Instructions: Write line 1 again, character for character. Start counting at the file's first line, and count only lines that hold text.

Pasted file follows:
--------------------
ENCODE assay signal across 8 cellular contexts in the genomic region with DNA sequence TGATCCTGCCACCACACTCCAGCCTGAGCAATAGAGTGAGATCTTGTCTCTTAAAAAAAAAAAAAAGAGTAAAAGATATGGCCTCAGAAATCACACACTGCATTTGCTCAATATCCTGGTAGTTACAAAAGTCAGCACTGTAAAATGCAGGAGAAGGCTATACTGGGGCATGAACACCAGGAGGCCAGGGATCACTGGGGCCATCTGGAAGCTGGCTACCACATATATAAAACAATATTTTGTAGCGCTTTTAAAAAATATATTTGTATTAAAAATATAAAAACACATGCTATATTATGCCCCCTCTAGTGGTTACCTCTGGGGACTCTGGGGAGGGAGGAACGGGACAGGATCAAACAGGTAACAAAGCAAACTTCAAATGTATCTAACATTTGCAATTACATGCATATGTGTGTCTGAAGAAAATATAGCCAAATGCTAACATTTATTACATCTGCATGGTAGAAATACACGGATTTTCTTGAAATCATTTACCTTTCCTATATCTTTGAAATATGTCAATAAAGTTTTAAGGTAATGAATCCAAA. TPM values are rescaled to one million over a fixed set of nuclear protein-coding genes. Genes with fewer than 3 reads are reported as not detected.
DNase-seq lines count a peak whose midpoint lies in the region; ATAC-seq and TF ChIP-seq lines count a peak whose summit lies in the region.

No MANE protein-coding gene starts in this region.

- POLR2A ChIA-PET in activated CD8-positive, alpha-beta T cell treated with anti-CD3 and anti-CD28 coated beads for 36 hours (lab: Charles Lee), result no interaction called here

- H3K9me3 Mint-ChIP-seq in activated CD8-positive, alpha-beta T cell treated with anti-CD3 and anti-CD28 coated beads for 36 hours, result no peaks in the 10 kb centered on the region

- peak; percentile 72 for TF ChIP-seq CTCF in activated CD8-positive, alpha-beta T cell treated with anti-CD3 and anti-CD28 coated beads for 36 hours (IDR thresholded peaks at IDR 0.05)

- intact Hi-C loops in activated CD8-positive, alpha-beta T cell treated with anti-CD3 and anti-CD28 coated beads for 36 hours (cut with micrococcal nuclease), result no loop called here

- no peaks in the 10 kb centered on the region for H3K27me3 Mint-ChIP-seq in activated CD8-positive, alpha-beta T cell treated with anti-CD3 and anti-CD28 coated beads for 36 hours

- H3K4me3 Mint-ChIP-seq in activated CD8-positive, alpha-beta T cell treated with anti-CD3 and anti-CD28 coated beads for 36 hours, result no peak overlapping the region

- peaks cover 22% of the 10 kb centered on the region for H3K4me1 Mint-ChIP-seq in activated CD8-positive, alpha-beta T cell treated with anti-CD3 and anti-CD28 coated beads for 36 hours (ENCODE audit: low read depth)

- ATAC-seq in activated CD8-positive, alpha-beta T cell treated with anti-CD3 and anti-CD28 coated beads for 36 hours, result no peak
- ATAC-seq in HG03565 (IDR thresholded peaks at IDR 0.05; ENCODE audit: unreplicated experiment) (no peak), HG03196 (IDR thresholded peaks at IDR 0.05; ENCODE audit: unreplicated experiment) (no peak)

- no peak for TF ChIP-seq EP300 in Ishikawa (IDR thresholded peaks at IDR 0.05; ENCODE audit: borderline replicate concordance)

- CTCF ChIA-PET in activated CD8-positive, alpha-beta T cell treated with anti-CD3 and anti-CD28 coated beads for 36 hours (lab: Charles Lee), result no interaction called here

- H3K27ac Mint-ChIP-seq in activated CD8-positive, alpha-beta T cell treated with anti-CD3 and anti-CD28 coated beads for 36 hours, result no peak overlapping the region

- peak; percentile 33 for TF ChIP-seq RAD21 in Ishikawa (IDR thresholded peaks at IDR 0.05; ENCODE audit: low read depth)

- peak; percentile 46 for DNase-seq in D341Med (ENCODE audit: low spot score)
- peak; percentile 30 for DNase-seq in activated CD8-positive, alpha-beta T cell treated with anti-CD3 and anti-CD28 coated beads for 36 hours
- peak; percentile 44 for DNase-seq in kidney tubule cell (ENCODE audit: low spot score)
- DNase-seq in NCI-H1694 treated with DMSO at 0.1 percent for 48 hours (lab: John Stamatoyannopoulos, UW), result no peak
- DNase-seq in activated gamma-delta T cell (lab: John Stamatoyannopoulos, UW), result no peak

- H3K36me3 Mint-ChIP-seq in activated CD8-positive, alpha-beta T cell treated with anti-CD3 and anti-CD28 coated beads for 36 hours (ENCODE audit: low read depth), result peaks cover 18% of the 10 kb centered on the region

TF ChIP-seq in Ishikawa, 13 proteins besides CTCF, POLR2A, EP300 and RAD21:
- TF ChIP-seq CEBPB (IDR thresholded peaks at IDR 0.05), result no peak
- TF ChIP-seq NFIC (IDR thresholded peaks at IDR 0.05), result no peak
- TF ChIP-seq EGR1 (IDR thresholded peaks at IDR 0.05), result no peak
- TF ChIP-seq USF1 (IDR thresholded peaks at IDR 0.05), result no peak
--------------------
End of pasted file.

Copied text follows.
ENCODE assay signal across 8 cellular contexts in the genomic region with DNA sequence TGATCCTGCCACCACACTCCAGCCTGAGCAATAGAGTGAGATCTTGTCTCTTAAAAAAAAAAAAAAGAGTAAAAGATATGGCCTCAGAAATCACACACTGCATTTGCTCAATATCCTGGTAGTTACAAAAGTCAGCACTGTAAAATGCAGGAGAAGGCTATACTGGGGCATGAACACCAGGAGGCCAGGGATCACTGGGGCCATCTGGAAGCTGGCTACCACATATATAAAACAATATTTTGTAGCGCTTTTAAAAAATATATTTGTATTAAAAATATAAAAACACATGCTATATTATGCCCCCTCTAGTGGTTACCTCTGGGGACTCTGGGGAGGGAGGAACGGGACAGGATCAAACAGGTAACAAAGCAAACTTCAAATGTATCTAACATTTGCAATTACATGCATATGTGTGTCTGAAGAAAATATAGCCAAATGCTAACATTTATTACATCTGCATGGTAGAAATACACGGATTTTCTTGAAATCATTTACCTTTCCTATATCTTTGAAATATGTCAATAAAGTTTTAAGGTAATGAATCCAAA. TPM values are rescaled to one million over a fixed set of nuclear protein-coding genes. Genes with fewer than 3 reads are reported as not detected.